Electronic money is broadly defined as an electronic store of monetary value on a technical device that may be widely used for making payments to undertakings other than the issuer without necessarily involving bank accounts in the transactions, but acting as a prepaid bearer instrument. The ECB's statistics capture the electronic money that is issued by Monetary Financial Institutions (MFIs) located within the euro area. In accordance with Regulation ECB/2008/32 (see link on the right-hand side), the amount outstanding of electronic money issued by euro area MFIs is included within the balance-sheet item "overnight deposits".
ECB series on electronic money issued by euro area MFIs start in January 1996. Some of the underlying national series start only in 1997 and 1998; the availability of additional national series accounts for part of the growth in euro area aggregates in those years. Further information on electronic money can be found in the "Report on electronic money" and the press release published by the ECB on 31 August 1998 (see link on the right-hand side), and in the article "Issues arising from the emergence of electronic money", which appeared in the November 2000 issue of the ECB's Monthly Bulletin.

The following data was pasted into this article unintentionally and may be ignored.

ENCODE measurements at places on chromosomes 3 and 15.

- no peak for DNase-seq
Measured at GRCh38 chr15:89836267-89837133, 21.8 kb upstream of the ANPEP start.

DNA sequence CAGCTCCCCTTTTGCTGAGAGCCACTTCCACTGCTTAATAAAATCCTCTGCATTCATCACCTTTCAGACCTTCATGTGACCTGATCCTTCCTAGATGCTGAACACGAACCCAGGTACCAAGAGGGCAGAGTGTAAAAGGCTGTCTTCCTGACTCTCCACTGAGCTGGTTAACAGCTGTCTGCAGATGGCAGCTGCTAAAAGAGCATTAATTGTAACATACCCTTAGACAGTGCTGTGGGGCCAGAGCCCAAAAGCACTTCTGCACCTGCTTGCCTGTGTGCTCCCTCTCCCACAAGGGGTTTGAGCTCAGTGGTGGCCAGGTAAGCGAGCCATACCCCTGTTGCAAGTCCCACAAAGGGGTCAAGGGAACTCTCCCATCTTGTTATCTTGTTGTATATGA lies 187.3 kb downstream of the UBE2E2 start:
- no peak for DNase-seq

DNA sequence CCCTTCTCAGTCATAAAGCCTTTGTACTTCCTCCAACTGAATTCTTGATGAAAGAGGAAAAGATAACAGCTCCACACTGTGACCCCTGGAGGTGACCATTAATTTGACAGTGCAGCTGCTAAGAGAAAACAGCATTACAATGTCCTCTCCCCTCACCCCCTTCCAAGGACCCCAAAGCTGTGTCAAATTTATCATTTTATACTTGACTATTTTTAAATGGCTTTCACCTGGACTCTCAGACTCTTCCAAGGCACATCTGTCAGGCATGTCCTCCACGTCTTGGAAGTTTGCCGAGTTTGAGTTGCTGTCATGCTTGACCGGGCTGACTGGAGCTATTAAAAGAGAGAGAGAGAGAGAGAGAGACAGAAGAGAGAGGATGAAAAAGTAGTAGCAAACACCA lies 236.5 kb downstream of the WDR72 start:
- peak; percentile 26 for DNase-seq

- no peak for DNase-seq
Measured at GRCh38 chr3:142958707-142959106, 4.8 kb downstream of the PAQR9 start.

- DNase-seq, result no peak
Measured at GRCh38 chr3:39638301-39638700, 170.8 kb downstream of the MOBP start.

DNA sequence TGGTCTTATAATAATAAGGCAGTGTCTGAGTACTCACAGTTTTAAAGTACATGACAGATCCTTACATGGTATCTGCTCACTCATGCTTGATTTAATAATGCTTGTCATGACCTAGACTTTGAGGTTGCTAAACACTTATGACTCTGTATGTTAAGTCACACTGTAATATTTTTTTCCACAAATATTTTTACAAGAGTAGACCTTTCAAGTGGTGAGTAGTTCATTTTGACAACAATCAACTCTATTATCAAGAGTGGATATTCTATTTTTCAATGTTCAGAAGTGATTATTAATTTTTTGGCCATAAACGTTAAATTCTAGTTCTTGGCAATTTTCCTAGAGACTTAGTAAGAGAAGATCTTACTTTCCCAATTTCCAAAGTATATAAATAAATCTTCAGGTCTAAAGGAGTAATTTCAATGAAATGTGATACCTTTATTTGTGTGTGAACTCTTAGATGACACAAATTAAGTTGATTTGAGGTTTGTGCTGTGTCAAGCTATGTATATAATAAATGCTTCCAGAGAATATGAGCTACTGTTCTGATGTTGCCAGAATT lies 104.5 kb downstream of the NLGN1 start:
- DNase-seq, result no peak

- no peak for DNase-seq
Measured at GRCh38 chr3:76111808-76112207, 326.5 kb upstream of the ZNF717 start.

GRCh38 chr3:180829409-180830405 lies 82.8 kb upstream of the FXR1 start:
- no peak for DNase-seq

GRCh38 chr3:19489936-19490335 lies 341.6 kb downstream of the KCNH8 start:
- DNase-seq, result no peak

At a technological level, electronic money products can be divided into hardware-based and software-based products, depending on the storage device. In the case of hardware-based products, purchasing power resides in a device containing hardware-based security features. By contrast, software-based products employ specialised software on a personal computer, typically allowing electronic value to be transferred via telecommunications networks, such as the internet.The collection of separate data on electronic money from euro area MFIs is not currently a legal requirement of the ECB. Nevertheless, almost all euro area national central banks (NCBs) and the NCBs of the non-participating EU Member States collect separate data on the amounts outstanding of electronic money issued by MFIs.